I work with companies large and small who are trying to develop a sustainable innovation practice. They don’t just want to launch an idea on a wing and a prayer. They want to find a repeatable process that can improve their chances of success. Admittedly they have tried the wing and prayer route before and they know it doesn’t work. The truth is that most of these disruptive or exponential innovation initiatives don’t succeed. They fail. The challenge that these companies face is that they are trying to build the tools and processes but they struggle to address the culture. They never address the necessity of failure.
When executives are allowed to hide their innovation failures the entire organization suffers. False expectations are set for the entire group of executives, innovation leaders see their careers scuttled, and every other employee fails to learn from the failure. Without clear organizational expectations of documenting, sharing, and learning from our failures we will continue to see them covered up. Left to our own devices we will naturally seek to avoid our failures and move into self-preservation mode. In my work helping organizations to build strong innovation processes this is a common issue but it can be resolved.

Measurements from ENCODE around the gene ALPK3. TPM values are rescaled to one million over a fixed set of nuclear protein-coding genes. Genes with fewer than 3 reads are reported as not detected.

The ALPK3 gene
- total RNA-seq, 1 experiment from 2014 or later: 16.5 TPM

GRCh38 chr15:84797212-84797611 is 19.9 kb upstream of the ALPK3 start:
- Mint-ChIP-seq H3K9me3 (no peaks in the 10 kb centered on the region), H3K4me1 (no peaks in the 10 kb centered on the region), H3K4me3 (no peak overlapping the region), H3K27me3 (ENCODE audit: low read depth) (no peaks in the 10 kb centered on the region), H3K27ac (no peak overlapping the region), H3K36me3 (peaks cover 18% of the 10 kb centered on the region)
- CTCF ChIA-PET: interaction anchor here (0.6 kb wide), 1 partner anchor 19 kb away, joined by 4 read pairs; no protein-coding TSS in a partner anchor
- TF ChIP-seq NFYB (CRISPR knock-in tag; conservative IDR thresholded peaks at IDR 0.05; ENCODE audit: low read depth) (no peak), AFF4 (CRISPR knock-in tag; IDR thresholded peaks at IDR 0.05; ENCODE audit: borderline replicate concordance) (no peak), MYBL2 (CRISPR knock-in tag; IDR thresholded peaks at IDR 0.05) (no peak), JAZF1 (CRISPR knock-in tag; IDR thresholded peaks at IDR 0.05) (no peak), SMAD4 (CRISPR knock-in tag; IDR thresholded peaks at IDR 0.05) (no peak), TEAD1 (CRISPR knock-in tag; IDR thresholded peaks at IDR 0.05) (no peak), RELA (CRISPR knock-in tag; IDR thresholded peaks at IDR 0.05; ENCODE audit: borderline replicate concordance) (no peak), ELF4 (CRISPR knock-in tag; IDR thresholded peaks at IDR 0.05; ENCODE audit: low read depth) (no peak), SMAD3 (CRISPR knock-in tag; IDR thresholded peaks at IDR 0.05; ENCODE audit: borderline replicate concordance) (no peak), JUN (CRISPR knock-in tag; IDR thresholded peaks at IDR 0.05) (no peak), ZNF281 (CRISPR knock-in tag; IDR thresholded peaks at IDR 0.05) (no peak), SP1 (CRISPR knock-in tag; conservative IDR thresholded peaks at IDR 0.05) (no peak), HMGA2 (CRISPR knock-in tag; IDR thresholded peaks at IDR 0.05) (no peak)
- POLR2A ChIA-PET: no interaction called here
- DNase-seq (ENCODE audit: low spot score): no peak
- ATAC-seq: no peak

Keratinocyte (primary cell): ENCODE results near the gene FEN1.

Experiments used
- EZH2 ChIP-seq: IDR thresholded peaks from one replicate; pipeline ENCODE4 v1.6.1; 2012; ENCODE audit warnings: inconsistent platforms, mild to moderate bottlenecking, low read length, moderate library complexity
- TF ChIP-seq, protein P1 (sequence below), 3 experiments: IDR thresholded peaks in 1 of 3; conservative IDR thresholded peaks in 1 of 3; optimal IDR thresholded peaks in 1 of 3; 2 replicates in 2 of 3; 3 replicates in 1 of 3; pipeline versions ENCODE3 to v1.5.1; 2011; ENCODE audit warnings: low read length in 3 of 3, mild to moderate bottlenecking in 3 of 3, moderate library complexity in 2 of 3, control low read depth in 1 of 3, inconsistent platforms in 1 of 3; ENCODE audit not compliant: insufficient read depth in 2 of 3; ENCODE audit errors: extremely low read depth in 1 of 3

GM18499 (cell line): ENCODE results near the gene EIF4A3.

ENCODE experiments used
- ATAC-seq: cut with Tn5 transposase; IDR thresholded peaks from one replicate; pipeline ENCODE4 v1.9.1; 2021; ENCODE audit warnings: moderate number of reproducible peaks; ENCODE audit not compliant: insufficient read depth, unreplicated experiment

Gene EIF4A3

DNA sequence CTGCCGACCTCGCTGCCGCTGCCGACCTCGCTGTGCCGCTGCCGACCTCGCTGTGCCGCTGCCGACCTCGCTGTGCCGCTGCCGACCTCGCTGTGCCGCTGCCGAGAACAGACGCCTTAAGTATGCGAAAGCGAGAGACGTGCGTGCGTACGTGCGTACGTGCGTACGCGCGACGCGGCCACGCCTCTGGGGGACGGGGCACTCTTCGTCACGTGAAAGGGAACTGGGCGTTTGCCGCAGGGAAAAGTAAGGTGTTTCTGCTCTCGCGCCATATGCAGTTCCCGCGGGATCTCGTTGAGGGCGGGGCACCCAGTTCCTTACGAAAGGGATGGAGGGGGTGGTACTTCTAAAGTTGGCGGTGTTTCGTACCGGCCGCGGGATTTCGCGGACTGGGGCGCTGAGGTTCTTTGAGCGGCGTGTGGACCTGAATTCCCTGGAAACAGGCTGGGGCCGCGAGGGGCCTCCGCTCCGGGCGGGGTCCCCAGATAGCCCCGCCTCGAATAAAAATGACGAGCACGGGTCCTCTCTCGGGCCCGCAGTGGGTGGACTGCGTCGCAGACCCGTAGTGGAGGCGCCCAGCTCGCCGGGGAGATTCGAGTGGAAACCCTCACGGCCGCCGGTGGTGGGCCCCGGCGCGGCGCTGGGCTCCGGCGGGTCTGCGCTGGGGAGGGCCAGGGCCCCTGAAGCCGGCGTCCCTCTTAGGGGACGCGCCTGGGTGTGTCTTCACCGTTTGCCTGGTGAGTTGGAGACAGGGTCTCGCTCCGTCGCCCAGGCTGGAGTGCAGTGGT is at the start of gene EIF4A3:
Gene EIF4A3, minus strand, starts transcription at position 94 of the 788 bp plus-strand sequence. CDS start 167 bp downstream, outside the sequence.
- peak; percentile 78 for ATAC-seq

Last week I spent four days playing eight rounds of golf in Myrtle Beach, South Carolina, with 19 other guys. That is 144 holes in just over 96 hours. Before you ask the question the answer is yes! Yes, we are absolutely a little crazy! We are also equally passionate about the game of golf. Through this marathon of golf I noticed that something happened to us all when we are playing. On the golf course, just as in the office, we were adjusting to our environment and influencing each other’s behavior.
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